Creating a spending plan is without a doubt one of the most useful tools that you can use to help you achieve your financial goals. Most of the time, individuals create a monthly spending plan, which is great, but when you get paid bi-weekly, the monthly spending plan can be difficult to follow. Instead, create a different spending plan for each alternating pay check.
Let’s use the example below and convert the monthly spending plan for this family of two into a bi-weekly spending plan. (The example below is after taxes and other deductions that come out of your paycheck).
As you can see from the Net Monthly Income of $4,093 and the Total Monthly Expenses of $3,712, this couple shouldn’t have any problem living within their means each month. They should actually be putting $300+ in savings every month. But, the challenge this couple may have each month is the large mortgage payment ($1,500) eating up most of a bi-weekly paycheck ($1,889). If they don’t plan properly, they are left with less than $400 for two weeks. And with four other bills due right around the same time of the month, this could set up a potential disaster. A bi-weekly spending plan can help prevent these mistakes.
In setting up your spending plan, you’ll need to account for all expenses during that two-week period. Let’s say it’s the 1st of the month and their next two paychecks are scheduled for 9th and the 23rd. We’ll also assume that all bills have already been paid through the 9th.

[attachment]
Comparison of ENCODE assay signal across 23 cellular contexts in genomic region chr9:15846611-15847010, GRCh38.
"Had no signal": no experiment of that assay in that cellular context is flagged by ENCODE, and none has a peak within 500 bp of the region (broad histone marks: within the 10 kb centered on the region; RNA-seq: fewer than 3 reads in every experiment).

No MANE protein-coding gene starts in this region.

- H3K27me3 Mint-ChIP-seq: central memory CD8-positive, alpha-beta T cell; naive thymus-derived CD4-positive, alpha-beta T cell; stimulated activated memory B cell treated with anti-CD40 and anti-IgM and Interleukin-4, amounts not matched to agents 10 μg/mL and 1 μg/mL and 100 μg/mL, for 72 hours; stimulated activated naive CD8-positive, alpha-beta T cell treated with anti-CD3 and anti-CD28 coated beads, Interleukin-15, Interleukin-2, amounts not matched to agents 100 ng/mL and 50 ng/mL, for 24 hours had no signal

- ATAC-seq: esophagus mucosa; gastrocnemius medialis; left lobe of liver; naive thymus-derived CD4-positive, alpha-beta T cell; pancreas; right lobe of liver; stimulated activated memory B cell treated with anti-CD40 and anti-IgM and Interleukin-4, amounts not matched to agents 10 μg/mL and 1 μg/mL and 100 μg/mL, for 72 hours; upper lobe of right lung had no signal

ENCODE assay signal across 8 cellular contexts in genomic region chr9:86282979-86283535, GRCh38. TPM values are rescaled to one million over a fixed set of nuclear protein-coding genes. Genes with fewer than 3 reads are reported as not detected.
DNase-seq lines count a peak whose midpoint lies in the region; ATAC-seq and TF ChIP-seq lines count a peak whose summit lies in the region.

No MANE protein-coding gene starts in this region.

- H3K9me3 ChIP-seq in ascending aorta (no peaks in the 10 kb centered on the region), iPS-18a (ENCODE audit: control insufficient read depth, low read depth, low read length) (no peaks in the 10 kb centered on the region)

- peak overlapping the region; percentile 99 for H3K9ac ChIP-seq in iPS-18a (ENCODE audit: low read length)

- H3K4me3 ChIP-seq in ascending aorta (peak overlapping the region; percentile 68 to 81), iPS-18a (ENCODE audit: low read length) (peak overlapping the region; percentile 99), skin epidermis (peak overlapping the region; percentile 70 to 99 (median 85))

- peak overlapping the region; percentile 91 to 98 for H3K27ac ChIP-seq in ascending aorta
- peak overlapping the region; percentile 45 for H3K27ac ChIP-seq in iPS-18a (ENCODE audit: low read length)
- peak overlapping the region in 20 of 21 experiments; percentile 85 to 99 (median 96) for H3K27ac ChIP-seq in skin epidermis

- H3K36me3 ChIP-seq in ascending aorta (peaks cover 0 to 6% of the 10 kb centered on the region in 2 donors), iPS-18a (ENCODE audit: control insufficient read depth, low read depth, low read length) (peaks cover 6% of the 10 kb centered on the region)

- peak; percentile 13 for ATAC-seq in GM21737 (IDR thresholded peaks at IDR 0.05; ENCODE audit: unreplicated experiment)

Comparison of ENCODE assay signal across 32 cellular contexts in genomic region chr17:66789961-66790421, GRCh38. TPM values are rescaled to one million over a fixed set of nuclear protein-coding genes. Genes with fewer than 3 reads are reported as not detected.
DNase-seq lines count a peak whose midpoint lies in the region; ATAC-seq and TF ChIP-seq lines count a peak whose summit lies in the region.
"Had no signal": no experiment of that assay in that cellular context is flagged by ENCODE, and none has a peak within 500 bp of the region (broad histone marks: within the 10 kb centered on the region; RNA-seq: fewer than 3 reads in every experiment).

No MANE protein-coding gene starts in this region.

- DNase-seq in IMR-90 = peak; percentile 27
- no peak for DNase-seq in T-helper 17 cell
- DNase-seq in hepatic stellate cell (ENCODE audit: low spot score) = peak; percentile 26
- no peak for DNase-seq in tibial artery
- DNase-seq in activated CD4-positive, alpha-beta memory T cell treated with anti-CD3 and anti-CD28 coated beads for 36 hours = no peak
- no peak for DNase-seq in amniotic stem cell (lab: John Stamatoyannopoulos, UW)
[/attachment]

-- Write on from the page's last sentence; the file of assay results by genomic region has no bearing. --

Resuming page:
Although the mortgage payment wasn’t due until the 5th of next month, the money was transferred out of the checking out into their savings account. In this case, treat it like a bill as the concept is to get that money out of sight, removing the temptation of spending it. The two credit cards and the student loan were also paid on the 9th. This leaves the couple plenty of spending money to use on food, gas, entertainment, and other expenses for the next two weeks.
When creating your bi-weekly spending plan, the correct way to convert your monthly amount on expenses without due dates, such as food and entertainment, is to take the monthly amount and divide it by 2.167. Most people will simply divide it by two, but that’s incorrect. If you need to convert the monthly amount to a weekly amount, be sure to divide it by 4.33.
Let’s take a look at the couple’s spending plan for the next paycheck:
5. Sweep Excess Funds Into Savings Account
This is a great opportunity to start saving money that you didn’t think you could. You can save it in a regular savings account or an individual retirement account (IRA) of your choice. If there is credit card debt, take half of the savings and put the other half toward your lowest balance credit card (credit card two in this case).
The best way to take control of your immediate and future financial situation is to create a plan. Whether you get paid monthly, on the first and the 15th or bi-weekly, like in this example, it’s important that you make a plan that works for you and your family.